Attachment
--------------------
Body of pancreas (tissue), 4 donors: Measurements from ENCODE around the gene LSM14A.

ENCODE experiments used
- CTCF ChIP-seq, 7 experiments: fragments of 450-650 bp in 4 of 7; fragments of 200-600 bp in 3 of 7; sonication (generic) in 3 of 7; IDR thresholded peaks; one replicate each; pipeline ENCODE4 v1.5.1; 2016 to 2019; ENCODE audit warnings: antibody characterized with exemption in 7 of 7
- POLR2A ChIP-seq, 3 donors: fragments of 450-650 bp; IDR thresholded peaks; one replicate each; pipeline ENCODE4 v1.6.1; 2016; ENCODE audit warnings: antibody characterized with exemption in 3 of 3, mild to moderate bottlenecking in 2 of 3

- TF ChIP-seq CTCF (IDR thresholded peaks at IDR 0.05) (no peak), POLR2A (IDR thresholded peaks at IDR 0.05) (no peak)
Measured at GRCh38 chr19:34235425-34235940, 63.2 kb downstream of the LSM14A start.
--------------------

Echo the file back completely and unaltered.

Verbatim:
Body of pancreas (tissue), 4 donors: Measurements from ENCODE around the gene LSM14A.

ENCODE experiments used
- CTCF ChIP-seq, 7 experiments: fragments of 450-650 bp in 4 of 7; fragments of 200-600 bp in 3 of 7; sonication (generic) in 3 of 7; IDR thresholded peaks; one replicate each; pipeline ENCODE4 v1.5.1; 2016 to 2019; ENCODE audit warnings: antibody characterized with exemption in 7 of 7
- POLR2A ChIP-seq, 3 donors: fragments of 450-650 bp; IDR thresholded peaks; one replicate each; pipeline ENCODE4 v1.6.1; 2016; ENCODE audit warnings: antibody characterized with exemption in 3 of 3, mild to moderate bottlenecking in 2 of 3

- TF ChIP-seq CTCF (IDR thresholded peaks at IDR 0.05) (no peak), POLR2A (IDR thresholded peaks at IDR 0.05) (no peak)
Measured at GRCh38 chr19:34235425-34235940, 63.2 kb downstream of the LSM14A start.